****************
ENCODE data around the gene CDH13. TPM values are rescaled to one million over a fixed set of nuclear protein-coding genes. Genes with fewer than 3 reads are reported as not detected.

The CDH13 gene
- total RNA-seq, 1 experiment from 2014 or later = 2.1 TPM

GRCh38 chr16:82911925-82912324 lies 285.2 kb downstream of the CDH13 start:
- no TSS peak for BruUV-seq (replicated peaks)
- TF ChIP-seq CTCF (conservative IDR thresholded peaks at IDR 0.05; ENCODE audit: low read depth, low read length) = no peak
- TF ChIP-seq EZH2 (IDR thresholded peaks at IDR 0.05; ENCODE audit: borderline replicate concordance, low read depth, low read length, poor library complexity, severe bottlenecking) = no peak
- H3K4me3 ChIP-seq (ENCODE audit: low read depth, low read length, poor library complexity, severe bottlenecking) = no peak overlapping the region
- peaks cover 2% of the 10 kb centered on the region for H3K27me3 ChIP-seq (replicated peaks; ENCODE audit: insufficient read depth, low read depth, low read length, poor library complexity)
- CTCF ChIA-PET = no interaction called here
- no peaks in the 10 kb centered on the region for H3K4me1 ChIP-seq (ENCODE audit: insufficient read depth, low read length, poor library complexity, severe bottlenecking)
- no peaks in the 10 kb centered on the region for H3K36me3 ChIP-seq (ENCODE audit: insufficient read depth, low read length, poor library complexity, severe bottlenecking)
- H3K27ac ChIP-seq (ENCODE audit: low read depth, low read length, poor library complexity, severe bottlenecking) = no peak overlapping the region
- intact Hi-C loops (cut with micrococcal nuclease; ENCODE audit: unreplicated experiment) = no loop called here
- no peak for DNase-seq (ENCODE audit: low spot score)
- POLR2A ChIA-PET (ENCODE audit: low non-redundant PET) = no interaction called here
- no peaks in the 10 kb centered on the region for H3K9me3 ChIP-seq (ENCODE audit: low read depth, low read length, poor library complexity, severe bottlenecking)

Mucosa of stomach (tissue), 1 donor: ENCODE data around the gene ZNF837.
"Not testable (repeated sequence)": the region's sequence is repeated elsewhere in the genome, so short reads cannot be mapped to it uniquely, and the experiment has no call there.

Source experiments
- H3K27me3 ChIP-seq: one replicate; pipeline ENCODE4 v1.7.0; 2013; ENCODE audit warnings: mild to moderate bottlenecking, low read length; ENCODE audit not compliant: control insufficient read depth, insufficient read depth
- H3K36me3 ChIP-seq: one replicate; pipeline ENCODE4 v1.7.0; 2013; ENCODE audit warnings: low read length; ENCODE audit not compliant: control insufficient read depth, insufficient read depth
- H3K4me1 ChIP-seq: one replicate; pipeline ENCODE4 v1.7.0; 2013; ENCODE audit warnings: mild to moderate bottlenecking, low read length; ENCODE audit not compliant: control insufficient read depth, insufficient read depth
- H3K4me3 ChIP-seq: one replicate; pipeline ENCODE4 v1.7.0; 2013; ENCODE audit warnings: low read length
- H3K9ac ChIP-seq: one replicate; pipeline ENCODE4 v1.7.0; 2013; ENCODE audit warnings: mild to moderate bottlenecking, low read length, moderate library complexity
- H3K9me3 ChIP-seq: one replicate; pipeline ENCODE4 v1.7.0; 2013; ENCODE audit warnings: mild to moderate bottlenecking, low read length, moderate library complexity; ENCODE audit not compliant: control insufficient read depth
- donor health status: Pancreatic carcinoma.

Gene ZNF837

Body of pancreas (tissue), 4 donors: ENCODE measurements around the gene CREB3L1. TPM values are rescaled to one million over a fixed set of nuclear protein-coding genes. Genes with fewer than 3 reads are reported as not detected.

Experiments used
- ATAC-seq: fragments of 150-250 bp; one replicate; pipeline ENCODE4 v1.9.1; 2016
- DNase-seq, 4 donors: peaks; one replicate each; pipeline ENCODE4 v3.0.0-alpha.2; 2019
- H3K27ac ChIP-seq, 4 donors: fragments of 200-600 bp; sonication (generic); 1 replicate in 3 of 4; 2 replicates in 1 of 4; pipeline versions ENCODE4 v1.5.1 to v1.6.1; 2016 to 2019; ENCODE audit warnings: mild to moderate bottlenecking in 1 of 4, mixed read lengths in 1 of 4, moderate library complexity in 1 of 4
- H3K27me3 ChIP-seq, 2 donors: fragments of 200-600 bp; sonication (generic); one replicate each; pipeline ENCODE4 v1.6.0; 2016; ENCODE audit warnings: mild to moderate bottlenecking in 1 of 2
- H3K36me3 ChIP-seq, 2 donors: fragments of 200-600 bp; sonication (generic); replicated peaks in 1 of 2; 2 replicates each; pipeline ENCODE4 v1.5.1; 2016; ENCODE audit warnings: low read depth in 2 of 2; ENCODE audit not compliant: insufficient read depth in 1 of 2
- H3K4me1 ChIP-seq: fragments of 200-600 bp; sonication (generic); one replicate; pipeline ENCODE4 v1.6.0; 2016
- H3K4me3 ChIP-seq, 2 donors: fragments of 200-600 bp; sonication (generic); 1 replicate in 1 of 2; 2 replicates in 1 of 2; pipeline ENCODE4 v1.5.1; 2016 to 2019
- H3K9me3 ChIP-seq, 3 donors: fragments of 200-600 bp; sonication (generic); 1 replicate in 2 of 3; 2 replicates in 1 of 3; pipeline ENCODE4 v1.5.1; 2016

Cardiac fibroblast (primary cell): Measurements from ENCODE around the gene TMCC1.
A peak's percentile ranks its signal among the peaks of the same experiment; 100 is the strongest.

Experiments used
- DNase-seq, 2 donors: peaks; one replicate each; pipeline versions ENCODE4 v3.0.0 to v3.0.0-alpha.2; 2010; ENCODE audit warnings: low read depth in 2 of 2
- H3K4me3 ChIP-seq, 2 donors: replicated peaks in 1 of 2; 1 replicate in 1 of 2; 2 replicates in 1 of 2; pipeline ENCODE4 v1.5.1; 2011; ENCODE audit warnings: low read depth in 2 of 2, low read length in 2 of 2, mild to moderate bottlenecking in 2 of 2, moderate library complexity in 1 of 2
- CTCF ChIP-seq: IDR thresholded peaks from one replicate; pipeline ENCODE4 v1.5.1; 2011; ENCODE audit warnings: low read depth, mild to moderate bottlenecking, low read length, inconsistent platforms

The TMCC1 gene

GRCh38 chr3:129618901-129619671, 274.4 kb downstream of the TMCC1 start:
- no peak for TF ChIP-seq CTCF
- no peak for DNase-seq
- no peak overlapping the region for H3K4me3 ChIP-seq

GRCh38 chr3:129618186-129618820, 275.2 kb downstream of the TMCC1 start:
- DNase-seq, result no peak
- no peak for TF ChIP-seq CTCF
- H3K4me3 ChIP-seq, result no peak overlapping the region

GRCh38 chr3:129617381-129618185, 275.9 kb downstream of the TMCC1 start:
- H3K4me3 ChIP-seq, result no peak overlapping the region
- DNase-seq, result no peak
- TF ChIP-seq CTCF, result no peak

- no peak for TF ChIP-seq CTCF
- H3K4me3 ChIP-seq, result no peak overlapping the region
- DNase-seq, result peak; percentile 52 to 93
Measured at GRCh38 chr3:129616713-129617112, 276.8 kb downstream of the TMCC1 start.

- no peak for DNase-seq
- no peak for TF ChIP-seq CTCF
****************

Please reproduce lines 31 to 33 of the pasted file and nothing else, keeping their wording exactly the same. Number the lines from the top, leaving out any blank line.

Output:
- ATAC-seq: fragments of 150-250 bp; one replicate; pipeline ENCODE4 v1.9.1; 2016
- DNase-seq, 4 donors: peaks; one replicate each; pipeline ENCODE4 v3.0.0-alpha.2; 2019
- H3K27ac ChIP-seq, 4 donors: fragments of 200-600 bp; sonication (generic); 1 replicate in 3 of 4; 2 replicates in 1 of 4; pipeline versions ENCODE4 v1.5.1 to v1.6.1; 2016 to 2019; ENCODE audit warnings: mild to moderate bottlenecking in 1 of 4, mixed read lengths in 1 of 4, moderate library complexity in 1 of 4